I once had a job bending over and lifting many 150 lb. monitors from off a pallet up, over and down into a large box.  My back could handle it well enough; it was like doing a combination row-and-deadlift with a twist to the side.  My hands and forearms were about 4 feet from each other to grip and press the side handles of the monitors in a very unnatural fashion.  The pressure it put on my elbows, however, was enough to give me golfer’s (thrower’s) elbow.  This was very painful and I consequently could not do weight chins without pain, especially on the inside of my right elbow.  It got better only after not lifting anything heavy for awhile and abstaining from weighted chins.

Immediate Treatment

Initial treatment should be first aid known as R.I.C.E.

  • Rest – Stop using the afflicted part.
  • Ice – 10 minutes on, 10 minutes off for an hour (or whatever feels comfortable).
  • Compress – Wrap a compression bandage around the injury.  This may keep down the swelling.
  • Elevate – Keep the injured part propped up and elevated above the level of your heart.  This may help keep down the swelling.

Clinical Treatment

Most people will get better with rest and using Nonsteroidal Antiinflammatory Drugs (NSAIDs).  Your doctor may inject Corticosteroids in the tender area where the tendon attaches to the humeral epicardyle (elbow knuckle bone).  You may have a couple follow up injections along with 2 or three months of prescribed rest.  Corticosteroids are powerful anti-inflammatory drugs.  The problem is that they sometimes work so well that the athlete thinks he is already healed and then goes out stressing the injured part to the max only to make the injury worse than before. The possible side effects indicate they are only to be used short term.  There are studies that show long term use may cause symptoms to re-occur to where you’re back at the beginning again.  A conservative rehabilitation program is usually the best.  If your doctor says you need surgery, research this well and perhaps get a second opinion.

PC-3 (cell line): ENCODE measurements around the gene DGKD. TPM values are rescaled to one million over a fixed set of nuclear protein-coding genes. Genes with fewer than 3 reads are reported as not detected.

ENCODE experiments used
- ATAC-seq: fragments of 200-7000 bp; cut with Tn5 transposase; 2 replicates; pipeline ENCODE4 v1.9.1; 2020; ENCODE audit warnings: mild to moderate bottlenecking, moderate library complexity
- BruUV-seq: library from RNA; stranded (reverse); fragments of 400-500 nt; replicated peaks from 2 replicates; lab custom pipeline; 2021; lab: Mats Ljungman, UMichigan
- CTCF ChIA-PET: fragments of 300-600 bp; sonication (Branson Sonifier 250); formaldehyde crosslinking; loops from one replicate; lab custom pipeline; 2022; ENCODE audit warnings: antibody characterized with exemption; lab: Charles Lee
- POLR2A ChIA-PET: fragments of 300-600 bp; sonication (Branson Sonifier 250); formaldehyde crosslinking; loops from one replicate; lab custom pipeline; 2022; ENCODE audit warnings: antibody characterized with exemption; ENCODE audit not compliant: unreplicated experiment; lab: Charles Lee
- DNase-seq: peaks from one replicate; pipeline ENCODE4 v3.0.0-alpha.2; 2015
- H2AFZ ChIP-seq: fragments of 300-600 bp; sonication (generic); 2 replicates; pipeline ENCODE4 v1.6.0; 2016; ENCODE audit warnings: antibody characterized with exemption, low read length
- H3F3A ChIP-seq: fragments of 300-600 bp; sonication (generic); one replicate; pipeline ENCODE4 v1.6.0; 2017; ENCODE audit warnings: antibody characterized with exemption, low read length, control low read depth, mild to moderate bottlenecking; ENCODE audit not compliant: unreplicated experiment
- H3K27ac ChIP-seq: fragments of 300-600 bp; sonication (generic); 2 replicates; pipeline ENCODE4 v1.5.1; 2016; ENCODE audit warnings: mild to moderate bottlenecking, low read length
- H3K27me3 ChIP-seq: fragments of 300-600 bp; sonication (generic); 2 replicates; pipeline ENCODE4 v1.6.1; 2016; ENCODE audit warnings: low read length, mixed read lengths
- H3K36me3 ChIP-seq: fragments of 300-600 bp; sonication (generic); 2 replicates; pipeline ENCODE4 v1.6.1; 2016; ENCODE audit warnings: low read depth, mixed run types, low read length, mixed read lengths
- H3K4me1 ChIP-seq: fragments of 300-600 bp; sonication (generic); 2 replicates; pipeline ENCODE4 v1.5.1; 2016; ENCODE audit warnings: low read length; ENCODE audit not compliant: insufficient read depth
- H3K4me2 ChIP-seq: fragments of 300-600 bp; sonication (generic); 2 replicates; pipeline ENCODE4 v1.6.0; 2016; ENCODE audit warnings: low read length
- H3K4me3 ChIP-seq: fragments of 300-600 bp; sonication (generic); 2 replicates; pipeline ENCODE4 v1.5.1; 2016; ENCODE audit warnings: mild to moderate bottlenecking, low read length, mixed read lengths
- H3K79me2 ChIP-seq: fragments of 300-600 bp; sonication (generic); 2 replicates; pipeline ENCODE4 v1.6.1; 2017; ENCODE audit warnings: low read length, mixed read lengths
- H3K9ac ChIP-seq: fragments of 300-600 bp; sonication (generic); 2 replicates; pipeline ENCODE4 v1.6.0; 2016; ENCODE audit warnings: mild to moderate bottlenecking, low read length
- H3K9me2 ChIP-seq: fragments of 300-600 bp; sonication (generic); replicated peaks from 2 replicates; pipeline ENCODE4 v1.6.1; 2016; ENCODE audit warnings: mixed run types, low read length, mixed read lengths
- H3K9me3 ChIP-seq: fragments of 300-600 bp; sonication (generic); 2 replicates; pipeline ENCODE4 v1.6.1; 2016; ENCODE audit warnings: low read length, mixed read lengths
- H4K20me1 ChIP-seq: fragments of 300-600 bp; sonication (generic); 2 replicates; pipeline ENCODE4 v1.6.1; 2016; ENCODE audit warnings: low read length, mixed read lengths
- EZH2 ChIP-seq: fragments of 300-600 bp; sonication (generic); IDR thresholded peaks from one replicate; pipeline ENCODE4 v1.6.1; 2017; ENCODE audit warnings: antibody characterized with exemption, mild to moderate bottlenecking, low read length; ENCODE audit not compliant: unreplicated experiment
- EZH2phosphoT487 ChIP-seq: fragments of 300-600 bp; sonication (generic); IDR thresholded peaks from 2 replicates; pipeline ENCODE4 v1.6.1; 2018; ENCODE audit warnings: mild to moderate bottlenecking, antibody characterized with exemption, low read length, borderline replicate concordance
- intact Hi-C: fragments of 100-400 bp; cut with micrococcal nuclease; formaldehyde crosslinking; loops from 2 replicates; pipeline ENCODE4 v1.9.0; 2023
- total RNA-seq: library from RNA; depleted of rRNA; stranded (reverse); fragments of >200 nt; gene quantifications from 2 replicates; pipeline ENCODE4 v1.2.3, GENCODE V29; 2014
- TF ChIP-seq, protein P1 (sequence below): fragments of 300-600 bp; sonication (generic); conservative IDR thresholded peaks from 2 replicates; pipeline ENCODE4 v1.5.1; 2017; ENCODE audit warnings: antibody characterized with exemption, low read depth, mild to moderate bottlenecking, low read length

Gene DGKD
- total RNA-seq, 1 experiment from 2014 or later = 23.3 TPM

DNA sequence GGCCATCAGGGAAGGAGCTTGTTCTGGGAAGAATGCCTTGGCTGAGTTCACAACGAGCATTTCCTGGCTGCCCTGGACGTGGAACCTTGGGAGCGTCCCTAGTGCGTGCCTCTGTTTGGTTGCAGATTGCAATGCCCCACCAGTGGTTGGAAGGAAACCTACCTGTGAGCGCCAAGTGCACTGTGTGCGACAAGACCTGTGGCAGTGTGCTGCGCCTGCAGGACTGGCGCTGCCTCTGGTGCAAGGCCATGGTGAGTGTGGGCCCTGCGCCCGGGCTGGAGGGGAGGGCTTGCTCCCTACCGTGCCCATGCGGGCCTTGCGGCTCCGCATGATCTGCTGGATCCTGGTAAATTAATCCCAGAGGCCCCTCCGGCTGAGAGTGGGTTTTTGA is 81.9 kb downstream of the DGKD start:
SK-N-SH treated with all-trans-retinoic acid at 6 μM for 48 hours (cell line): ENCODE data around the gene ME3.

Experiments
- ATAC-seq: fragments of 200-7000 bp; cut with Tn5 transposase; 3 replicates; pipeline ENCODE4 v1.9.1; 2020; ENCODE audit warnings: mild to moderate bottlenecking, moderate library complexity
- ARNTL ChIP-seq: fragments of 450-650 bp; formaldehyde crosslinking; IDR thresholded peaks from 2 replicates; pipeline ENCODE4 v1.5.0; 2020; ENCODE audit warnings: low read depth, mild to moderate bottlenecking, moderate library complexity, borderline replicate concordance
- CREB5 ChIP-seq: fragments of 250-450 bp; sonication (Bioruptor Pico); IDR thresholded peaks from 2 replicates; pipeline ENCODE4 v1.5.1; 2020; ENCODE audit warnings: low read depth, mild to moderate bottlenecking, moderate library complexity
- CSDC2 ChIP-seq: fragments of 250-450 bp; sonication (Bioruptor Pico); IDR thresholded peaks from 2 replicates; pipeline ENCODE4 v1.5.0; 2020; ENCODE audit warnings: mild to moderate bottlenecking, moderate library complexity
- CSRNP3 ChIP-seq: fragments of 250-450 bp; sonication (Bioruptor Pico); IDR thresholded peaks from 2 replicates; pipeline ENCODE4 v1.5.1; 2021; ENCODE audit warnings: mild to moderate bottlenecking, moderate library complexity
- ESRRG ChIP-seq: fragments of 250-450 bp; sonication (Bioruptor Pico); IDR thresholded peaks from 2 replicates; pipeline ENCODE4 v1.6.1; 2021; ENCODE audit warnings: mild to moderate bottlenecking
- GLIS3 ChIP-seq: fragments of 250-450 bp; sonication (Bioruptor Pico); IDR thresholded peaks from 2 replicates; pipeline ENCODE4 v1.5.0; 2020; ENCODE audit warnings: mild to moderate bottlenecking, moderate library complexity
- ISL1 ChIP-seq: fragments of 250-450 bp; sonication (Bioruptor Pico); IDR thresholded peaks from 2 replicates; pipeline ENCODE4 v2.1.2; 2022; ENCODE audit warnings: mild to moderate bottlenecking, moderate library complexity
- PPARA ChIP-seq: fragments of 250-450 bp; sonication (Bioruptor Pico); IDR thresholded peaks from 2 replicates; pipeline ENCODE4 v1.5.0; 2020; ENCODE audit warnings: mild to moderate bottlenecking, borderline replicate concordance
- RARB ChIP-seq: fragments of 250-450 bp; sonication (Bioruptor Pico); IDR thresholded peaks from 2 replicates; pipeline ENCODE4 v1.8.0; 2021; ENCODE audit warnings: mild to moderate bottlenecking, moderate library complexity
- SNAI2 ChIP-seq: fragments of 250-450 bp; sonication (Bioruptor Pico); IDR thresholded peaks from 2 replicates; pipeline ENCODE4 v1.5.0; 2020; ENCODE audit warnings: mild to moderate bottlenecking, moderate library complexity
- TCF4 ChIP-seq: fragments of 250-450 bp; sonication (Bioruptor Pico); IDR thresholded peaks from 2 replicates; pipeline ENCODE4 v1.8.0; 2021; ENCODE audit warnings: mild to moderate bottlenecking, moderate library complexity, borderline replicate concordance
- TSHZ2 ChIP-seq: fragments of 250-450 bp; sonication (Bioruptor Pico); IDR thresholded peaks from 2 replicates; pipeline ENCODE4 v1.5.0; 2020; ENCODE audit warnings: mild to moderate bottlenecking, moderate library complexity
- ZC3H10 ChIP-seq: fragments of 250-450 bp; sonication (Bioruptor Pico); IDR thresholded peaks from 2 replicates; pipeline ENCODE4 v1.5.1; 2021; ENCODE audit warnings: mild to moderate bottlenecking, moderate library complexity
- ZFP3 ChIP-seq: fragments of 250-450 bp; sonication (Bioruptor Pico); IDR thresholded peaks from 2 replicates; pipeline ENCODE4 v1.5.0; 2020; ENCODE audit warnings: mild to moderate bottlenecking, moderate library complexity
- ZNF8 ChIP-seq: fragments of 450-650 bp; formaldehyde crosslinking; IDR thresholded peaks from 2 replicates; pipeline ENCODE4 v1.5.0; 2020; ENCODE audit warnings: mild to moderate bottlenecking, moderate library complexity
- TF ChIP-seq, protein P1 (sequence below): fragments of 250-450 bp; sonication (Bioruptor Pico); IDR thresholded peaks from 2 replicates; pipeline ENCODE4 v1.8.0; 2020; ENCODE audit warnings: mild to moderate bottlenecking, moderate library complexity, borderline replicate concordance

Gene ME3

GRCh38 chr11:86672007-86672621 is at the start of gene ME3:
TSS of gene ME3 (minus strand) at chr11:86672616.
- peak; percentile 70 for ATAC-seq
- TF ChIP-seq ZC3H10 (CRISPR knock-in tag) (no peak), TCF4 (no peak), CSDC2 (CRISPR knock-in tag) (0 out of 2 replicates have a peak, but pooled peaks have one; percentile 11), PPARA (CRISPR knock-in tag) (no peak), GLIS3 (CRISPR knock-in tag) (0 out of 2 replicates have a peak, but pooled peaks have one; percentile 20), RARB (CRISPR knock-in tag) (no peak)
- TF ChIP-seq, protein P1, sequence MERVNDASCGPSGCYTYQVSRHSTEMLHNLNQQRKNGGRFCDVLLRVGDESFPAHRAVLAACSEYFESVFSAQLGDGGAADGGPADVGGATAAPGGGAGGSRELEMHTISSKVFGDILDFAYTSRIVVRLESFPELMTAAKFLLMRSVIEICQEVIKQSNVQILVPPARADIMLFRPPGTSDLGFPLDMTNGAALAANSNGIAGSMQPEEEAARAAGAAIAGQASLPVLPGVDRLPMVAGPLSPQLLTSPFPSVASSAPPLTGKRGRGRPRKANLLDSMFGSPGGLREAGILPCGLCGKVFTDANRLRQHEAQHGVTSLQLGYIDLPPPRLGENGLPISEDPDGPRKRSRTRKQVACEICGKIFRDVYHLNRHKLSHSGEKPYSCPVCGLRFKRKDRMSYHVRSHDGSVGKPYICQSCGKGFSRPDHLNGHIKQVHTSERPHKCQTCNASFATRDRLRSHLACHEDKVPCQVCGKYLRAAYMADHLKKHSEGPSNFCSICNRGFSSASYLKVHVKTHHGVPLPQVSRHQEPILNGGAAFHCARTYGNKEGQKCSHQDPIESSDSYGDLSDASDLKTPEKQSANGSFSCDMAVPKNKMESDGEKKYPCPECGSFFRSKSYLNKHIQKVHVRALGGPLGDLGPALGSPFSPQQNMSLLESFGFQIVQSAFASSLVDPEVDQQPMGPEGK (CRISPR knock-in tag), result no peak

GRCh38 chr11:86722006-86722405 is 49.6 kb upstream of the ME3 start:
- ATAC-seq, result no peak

Prevention and Care

  • Always keep at least a slight bend in your arm when lifting—especially with heavy weights.
  • Lighten up on the weights.
  • Perform exercises with strict form.  If a lift doesn’t feel natural then don’t do it.
  • After healing, avoid those exercises completely that give you pain or at least do them only partially in a safe way with a lighter weight.
  • Do gripping exercises on a regular basis.
  • Stretch your forearm extensors.  This is a passive stretch:  Extend your right arm straight out with palm down.  With your left hand, pull your right hand down and back so your right palm faces you. This will stretch your right forearm extensors.  Hold for 7 to 10 seconds.  Repeat.
  • Ask your doctor if an elbow compression strap will work for you.  This is a strap that wraps around your forearm about 2 to 3 centimeters down from your elbow.  It puts pressure on the tendons at the compression point thus somewhat relieving the pressure on tendons at the elbow joint.  It works on the same principle as that of putting finger pressure on a guitar string.  The pressure on the string is relieved above the fret point.

We can avoid weight training injuries with simple common sense.  Unfortunately, elbow injuries last for a long time and may never completely go away.  Prevention is the most important thing.

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Alex Miller
Alex Miller

If you liked this article, you may also by interested in the Shoulder Injuries from Weight Lifting.  Check out http://weighttrainingforever.com/ for more weight training information.